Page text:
Further to your obituary of Barney Rosset (28 February), Evergreen Review and Grove Press were oases in the deserts of Dullsville in the late 1950s, as far as international publications featuring avant-garde writing were concerned, writes Michael Horovitz. I particularly valued Rosset's championing of Samuel Beckett some time before he became a household name. And it was in an early Evergreen Review that I was delighted to discover the then still unknown student Pete Brown's first minimal poems, near-haiku with a Cockney music-hall punchline, which he had simply sent in on spec.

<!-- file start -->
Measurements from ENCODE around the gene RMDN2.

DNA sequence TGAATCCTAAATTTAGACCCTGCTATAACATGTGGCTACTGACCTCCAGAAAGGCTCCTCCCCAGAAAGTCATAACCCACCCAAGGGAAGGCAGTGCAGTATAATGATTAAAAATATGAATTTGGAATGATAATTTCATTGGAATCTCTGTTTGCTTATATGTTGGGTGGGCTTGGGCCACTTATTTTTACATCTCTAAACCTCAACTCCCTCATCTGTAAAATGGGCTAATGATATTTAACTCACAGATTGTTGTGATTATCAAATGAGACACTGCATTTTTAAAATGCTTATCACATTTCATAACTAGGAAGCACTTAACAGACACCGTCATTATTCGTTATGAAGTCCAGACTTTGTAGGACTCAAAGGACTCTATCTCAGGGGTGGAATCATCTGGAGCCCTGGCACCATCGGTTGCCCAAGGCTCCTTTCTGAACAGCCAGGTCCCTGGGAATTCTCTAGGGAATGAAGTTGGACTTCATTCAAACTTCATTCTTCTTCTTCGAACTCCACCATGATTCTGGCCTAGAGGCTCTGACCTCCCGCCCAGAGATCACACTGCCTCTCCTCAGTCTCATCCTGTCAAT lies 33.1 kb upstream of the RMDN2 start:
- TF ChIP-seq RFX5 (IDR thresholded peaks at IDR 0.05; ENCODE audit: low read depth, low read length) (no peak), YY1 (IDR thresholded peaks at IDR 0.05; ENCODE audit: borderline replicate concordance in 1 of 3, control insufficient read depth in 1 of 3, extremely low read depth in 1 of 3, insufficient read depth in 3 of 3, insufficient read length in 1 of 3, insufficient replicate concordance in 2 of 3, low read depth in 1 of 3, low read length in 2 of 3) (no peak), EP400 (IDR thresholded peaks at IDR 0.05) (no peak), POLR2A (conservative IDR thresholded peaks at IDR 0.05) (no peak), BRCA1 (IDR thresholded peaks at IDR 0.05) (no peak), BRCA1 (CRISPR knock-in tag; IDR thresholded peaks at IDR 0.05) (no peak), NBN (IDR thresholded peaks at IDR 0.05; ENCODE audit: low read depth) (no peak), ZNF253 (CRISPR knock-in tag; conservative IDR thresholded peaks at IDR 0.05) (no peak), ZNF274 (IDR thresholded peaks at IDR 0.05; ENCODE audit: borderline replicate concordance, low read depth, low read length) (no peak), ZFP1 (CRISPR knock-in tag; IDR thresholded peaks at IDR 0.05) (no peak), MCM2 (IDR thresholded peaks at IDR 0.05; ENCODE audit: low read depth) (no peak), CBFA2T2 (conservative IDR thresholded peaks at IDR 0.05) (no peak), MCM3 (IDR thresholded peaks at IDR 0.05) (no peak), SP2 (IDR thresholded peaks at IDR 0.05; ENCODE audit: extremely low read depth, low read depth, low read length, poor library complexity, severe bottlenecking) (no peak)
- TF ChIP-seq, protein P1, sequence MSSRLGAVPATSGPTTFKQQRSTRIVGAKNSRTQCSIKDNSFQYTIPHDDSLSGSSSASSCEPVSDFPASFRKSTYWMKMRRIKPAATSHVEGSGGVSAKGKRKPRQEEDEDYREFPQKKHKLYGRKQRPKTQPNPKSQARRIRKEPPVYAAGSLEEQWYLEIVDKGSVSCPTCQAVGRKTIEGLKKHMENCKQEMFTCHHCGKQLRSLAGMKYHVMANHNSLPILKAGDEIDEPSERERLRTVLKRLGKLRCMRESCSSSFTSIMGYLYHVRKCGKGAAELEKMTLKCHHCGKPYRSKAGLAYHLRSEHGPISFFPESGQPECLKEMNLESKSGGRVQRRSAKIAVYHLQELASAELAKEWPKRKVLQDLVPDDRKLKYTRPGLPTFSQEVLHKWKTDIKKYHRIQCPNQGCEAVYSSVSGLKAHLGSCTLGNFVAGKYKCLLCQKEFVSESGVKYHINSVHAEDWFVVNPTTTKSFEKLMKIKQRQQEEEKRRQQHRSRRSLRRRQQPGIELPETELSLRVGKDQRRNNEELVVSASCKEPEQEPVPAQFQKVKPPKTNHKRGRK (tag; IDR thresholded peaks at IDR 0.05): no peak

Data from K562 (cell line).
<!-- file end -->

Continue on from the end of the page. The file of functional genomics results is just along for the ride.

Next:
This led to our meeting soon after and going on the road with a jazz-poetry bardmobile still going strong today. I had already met and collaborated with most of the Beat Generation writers Rosset helped introduce, and New Departures (dubbed in 1960 by the TLS as "The most substantial avant-garde magazine in Great Britain) was and remains probably the closest UK-Europewide counterpart to Evergreen and Grove. It was nice to have my own poems appearing in Evergreen over the years, and when I got to touring the States, passing Grove's offices near New York University was always enhanced by the pleasant sight of a giant photograph of Beckett across the front.